Fibromyalgia Overview

The condition called "fibromyalgia" is a myofascial pain syndrome (a muscular pain syndrome) that can result in generalized back pain and muscle pain, a feeling of general fatigue, and specific tender areas. The patient will have a normal neurological exam, but may have multiple spots that are tender to palpation, called "tender points." These tender points are specific places on the neck, shoulders, back, hips, arms, and legs. These points hurt when pressure is put on them.

Fibromyalgia most commonly affects middle-age women who are otherwise healthy. However, the condition can affect women of all ages, as well as men and children.

While there is no known anatomical reason for the syndrome, it is suspected that there are underlying biochemical causes.

Fibromyalgia Symptoms

People with fibromyalgia often have other symptoms in addition to specific tender points, and common symptoms may include one or some combination of the following:

  • Difficulty sleeping
  • Feeling tired after waking from sleep, instead of feeling refreshed
  • Stiff joints in the morning that usually feel better as the day goes on
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  • Headaches
  • Tingling or numbness in hands and feet
  • Depression

Fibromyalgia Treatment

Physicians who treat fibromyalgia typically include family physicians, general internists, or rheumatologists (who specialize in treating painful conditions that involve the joints, muscles, tendons and ligaments). Often a team of healthcare professionals is the best option to treat the diverse symptoms of fibromyalgia.

For example, treatment for fibromyalgia may include one or a combination of the following options:

  • Massage or injections of lidocaine may be used to help relieve the pain in tender spots
  • Non-narcotic pain medications (e.g. acetaminophen)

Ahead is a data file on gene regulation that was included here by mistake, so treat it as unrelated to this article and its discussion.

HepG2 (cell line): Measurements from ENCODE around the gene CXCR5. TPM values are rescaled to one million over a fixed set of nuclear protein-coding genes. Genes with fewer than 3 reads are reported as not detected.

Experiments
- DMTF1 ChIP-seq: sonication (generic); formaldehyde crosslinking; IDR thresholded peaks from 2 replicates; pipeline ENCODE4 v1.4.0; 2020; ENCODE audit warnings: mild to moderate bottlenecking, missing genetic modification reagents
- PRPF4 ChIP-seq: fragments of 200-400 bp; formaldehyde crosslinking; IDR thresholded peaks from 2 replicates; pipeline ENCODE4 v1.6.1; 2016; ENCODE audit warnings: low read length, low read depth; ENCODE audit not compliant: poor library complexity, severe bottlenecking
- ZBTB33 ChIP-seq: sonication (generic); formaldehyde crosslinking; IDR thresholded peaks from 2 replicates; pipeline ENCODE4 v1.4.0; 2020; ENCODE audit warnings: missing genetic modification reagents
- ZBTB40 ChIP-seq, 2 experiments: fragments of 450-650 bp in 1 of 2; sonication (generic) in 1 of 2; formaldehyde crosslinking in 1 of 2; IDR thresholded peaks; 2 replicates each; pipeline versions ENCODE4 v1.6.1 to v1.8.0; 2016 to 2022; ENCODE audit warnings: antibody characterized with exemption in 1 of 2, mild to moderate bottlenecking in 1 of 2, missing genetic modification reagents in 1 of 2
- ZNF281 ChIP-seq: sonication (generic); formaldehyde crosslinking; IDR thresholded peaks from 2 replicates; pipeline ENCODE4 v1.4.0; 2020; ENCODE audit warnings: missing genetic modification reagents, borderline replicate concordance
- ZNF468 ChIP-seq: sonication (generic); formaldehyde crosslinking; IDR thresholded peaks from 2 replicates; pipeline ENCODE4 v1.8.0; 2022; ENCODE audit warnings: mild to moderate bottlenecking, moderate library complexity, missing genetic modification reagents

• Low-impact aerobic conditioning
  • Antidepressants (e.g. Amytriptiline), both for help with sleeping and to alleviate the pain

On June 21, 2007, the FDA approved Lyrica (pregabalin) as the first medication specifically indicated to treat fibromyalgia pain. Lyrica is an analgesic (pain relief medication) and anticonvulsant medication that is also approved to treat neuropathic pain.

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In the clinical trial submitted to the FDA, 30% to 60% of study participants with fibromyalgia experienced significant pain relief while taking Lyrica. The mechanism of action of how Lyrica works to reduce pain in patients with fibromyalgia is not exactly known; it is thought that the drug may impact how chemicals in the brain transmit signals to communicate between neurons.

There are a number of potential risks and side effects with Lyrica, including but not limited to:

  • Weight gain
  • Dizziness, sleepiness
  • Blurry vision
  • Impaired motor function
  • Swelling of the hands and feet

Source: FDA website - lyrica approval

Since that time, the FDA has approved two more drugs for the management of fibromyalgia:

  • Cymbalta (duloxetine HCl) in June 2008; and
  • Savella (milnacipran HCl) in January 2009.
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